News Brief

California Bill Would Address Flame Retardants in Insulation

By Erin WeaverA bill introduced in the California Legislature would express the State’s intent to reduce chemical flame retardants in building insulation, arguing that they pose a health hazard and are unnecessary in modern construction.

State Assembly Member Nancy Skinner introduced Bill AB 127 in January, saying that California recognizes the toxicity of flame retardants when applied to furniture, but not in the plastic foam insulation sprayed into the walls of homes and businesses. AB 127 notes that 1960s building codes establishing fire safety standards did not specify that those standards be met by the addition of chemicals, but in practice they led to the use of flame retardants such as HBCD and TCPP, which are associated with reproductive and developmental harm and potential carcinogenicity.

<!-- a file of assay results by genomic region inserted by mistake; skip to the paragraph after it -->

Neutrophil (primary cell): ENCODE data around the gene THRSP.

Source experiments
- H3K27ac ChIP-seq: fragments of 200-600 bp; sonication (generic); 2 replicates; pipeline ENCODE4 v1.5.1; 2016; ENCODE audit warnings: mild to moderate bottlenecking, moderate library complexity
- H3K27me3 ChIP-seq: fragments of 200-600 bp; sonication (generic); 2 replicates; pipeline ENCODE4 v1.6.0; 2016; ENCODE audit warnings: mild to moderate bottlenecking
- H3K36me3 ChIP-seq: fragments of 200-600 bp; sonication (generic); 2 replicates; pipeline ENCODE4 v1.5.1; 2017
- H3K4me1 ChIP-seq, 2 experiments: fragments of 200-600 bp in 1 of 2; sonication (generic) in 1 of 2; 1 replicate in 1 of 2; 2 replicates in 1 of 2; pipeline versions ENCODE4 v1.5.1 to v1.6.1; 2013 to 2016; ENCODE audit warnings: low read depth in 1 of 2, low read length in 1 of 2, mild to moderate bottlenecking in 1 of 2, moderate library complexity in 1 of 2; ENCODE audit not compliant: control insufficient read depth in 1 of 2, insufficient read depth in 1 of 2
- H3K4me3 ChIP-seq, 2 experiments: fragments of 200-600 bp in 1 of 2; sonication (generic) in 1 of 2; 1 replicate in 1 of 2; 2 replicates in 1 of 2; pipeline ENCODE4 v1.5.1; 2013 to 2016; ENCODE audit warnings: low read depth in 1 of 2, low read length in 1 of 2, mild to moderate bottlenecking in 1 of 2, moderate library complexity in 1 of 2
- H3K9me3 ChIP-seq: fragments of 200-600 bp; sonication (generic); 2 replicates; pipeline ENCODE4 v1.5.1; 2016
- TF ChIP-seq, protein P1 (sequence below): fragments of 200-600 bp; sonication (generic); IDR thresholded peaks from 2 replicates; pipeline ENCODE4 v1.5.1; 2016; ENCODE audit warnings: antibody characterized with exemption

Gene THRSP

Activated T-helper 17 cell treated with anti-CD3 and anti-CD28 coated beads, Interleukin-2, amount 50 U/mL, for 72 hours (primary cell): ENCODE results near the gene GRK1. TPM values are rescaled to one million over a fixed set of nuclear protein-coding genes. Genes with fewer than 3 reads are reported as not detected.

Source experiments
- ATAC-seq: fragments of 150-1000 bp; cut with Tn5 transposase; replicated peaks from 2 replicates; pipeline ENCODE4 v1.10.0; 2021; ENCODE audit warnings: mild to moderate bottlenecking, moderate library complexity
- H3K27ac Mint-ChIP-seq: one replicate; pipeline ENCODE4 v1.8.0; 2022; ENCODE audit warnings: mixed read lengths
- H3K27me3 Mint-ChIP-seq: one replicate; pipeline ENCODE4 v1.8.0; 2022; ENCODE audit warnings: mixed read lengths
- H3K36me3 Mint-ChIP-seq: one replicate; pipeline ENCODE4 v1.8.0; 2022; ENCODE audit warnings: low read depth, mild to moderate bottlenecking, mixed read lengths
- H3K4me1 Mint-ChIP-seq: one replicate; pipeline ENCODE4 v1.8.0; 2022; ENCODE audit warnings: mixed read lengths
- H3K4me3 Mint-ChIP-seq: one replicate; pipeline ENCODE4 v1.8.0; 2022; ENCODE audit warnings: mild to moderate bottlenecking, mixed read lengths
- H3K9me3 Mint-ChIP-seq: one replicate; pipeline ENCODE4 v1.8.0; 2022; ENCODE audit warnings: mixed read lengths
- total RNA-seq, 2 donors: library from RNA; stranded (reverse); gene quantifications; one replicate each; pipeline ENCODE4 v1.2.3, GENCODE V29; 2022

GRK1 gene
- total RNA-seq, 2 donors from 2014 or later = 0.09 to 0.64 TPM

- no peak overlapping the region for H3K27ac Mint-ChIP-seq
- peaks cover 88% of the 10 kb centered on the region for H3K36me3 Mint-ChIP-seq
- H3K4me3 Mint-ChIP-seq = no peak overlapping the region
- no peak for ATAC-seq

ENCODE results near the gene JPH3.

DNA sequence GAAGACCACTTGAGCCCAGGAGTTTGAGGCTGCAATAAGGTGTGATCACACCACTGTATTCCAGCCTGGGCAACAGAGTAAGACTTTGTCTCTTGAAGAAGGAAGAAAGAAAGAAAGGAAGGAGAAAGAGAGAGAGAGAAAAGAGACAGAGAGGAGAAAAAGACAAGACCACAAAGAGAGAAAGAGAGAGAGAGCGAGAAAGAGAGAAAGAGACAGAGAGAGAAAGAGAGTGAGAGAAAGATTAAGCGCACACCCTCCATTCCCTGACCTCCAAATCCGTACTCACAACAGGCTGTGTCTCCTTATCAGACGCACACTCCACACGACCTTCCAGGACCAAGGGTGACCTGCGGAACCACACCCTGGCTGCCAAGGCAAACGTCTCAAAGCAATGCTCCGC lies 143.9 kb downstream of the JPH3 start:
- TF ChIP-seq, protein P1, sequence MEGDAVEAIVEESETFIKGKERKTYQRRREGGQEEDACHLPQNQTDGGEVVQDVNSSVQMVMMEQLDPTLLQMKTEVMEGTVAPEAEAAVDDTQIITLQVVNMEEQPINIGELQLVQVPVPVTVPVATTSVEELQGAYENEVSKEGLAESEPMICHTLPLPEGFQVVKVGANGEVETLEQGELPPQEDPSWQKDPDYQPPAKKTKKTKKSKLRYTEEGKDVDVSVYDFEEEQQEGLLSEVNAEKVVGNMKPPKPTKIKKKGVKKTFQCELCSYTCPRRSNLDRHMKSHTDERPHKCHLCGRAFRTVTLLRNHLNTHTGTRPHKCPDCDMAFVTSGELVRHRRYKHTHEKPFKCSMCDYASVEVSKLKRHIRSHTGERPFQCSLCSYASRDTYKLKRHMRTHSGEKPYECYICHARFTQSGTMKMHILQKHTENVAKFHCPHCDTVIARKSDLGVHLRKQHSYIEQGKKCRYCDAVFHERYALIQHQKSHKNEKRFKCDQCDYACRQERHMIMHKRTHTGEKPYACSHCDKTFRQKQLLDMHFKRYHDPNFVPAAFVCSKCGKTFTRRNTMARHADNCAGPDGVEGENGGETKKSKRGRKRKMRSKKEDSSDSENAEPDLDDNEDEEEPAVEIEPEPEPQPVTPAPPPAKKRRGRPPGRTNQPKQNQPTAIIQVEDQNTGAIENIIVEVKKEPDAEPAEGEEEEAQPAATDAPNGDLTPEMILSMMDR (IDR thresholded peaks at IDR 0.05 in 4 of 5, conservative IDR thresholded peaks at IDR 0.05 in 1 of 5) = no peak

After foam insulation was implicated in serious fires in the following decade, in 1976 the State required a thermal barrier such as gypsum wallboard. The bill states that thermal barriers “have been deemed to be sufficient for fire safety;” if passed, AB 127 would announce the Legislature’s intent to enact further legislation reducing “unnecessary chemicals from building insulation, while preserving building fire safety and encouraging healthy building practices.”

Published March 1, 2013

Weaver, E. (2013, March 1). California Bill Would Address Flame Retardants in Insulation. Retrieved from

Add new comment

To post a comment, you need to register for a BuildingGreen Basic membership (free) or login to your existing profile.